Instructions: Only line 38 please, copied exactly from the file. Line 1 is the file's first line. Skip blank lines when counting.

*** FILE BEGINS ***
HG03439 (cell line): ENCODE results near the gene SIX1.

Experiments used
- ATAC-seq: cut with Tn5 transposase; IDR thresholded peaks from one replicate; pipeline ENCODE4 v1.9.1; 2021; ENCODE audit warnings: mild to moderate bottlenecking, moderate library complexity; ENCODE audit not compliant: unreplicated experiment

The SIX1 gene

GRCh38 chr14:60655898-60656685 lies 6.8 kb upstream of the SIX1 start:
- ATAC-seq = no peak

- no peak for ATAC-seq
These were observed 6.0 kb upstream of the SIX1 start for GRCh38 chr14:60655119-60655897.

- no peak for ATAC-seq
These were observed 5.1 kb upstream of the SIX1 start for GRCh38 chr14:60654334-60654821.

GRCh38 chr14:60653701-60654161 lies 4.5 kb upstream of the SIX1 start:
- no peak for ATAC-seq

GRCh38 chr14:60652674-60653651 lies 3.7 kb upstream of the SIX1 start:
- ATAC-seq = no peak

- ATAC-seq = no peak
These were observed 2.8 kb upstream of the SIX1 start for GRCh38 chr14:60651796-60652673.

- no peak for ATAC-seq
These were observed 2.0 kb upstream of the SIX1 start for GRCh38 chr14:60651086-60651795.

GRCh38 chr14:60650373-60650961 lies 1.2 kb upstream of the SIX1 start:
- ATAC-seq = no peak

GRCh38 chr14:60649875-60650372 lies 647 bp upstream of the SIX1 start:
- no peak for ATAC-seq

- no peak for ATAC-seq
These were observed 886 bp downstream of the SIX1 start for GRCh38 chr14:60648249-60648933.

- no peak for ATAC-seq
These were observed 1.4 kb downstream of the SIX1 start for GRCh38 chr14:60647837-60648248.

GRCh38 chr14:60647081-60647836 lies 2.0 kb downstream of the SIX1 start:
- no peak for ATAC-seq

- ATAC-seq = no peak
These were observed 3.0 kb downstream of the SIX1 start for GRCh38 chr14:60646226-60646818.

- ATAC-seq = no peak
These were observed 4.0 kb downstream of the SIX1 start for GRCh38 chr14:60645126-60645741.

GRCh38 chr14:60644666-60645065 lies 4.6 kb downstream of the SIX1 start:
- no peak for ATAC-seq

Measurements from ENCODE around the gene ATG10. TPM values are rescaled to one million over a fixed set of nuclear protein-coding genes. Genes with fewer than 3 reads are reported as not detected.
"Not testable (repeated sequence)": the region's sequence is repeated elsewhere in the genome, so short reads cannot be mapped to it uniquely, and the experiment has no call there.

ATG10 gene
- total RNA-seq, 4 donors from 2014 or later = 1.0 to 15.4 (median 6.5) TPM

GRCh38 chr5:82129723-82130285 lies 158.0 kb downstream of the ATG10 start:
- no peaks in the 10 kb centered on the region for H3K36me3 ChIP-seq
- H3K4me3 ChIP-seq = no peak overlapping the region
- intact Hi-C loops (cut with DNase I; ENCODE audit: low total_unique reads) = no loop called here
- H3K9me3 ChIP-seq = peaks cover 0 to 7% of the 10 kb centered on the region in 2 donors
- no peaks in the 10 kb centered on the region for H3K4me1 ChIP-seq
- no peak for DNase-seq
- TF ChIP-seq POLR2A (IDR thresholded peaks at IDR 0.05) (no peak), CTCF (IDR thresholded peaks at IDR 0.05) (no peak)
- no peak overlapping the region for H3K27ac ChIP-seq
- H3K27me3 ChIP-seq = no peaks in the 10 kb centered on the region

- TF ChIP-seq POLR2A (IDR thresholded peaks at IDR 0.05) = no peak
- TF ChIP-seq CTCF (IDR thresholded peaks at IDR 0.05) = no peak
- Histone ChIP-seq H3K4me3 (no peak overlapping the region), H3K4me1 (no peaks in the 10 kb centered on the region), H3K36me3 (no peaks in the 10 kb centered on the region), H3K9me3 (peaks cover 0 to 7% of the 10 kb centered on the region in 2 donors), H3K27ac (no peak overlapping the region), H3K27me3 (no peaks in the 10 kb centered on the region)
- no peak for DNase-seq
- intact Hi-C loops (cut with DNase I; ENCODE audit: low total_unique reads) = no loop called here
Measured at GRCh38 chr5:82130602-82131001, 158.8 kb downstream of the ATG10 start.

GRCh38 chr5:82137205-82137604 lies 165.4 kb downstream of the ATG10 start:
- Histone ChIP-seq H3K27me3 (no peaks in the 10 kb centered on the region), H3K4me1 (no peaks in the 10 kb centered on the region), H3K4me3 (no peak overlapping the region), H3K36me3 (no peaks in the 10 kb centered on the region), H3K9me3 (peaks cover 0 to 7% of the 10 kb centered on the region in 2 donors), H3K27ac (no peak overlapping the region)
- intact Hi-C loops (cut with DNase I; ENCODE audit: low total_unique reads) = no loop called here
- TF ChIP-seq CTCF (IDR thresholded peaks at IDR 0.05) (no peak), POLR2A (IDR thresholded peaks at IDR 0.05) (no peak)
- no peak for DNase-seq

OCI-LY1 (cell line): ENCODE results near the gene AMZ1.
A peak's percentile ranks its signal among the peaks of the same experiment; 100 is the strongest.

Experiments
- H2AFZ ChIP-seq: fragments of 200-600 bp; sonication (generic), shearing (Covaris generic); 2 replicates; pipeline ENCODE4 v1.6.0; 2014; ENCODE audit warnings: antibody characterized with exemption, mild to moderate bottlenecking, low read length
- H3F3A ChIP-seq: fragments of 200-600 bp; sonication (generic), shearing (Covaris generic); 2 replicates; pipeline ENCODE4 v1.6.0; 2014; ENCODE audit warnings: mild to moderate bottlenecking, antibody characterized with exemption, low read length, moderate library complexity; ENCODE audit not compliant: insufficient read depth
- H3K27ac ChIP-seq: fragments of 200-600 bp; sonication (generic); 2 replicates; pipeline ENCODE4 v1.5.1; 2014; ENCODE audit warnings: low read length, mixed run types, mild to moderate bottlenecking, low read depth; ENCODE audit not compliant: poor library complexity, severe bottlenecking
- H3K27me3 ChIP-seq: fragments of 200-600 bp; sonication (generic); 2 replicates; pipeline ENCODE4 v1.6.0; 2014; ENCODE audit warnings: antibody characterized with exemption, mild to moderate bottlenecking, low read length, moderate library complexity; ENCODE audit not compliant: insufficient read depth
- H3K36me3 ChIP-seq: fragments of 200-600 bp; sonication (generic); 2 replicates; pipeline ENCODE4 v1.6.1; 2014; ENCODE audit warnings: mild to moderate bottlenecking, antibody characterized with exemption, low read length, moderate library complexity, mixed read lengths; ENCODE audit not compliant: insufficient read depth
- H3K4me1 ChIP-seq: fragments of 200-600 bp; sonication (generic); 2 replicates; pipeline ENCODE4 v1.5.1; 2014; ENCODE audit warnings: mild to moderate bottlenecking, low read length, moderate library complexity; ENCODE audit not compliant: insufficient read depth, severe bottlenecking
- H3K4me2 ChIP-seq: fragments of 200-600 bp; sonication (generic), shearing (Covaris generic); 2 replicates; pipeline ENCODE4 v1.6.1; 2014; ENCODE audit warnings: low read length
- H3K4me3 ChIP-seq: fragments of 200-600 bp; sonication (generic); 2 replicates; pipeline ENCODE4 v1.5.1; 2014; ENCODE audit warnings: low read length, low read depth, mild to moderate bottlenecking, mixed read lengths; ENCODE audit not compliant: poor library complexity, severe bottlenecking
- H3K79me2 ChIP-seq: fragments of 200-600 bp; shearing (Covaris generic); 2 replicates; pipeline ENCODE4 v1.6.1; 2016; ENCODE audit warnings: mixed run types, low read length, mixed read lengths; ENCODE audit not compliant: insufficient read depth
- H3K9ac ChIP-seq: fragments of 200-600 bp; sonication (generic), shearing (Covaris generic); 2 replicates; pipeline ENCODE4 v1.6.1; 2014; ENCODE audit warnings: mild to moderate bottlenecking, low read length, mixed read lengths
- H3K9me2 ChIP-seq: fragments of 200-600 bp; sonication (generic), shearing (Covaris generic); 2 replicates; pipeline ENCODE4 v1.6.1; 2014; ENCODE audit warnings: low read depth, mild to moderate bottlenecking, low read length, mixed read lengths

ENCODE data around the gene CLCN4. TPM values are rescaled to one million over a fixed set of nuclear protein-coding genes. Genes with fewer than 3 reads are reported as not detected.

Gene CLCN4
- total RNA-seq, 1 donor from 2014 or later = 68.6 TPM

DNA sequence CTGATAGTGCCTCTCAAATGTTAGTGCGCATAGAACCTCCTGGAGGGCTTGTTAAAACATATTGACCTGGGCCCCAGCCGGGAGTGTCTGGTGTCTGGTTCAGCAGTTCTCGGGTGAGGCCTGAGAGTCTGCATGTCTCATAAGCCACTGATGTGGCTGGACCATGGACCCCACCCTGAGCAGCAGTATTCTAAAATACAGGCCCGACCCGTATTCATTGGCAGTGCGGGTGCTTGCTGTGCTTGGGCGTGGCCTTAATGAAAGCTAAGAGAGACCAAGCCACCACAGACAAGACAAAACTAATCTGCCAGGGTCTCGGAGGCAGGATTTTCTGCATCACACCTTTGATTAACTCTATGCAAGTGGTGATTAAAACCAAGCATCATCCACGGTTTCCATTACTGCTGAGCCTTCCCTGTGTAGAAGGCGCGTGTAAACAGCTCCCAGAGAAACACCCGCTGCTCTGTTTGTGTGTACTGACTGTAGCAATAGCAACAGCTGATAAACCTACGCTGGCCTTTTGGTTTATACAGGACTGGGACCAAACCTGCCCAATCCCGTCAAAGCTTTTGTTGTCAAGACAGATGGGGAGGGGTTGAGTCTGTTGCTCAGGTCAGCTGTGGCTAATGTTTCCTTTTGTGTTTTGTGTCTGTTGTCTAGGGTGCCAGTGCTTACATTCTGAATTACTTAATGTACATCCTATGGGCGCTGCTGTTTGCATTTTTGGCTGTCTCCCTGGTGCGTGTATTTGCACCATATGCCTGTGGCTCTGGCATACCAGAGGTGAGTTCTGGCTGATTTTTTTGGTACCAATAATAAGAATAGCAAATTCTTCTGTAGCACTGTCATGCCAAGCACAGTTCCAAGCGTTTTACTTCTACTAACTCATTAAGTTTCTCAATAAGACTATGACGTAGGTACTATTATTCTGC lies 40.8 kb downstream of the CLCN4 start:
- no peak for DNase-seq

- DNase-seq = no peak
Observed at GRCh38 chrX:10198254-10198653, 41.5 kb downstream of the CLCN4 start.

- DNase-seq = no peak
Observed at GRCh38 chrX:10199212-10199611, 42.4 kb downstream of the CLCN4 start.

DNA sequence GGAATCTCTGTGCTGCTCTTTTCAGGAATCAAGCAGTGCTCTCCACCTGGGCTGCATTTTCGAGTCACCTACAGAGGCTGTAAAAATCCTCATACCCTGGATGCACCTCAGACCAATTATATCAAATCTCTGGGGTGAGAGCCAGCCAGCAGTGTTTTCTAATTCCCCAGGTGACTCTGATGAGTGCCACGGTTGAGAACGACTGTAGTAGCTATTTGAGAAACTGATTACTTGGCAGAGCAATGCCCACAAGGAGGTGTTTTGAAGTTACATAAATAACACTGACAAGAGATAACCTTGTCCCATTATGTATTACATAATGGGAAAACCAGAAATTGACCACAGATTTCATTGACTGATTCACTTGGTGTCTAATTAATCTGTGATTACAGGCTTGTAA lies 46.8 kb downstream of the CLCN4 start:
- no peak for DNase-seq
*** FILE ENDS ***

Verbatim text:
- total RNA-seq, 4 donors from 2014 or later = 1.0 to 15.4 (median 6.5) TPM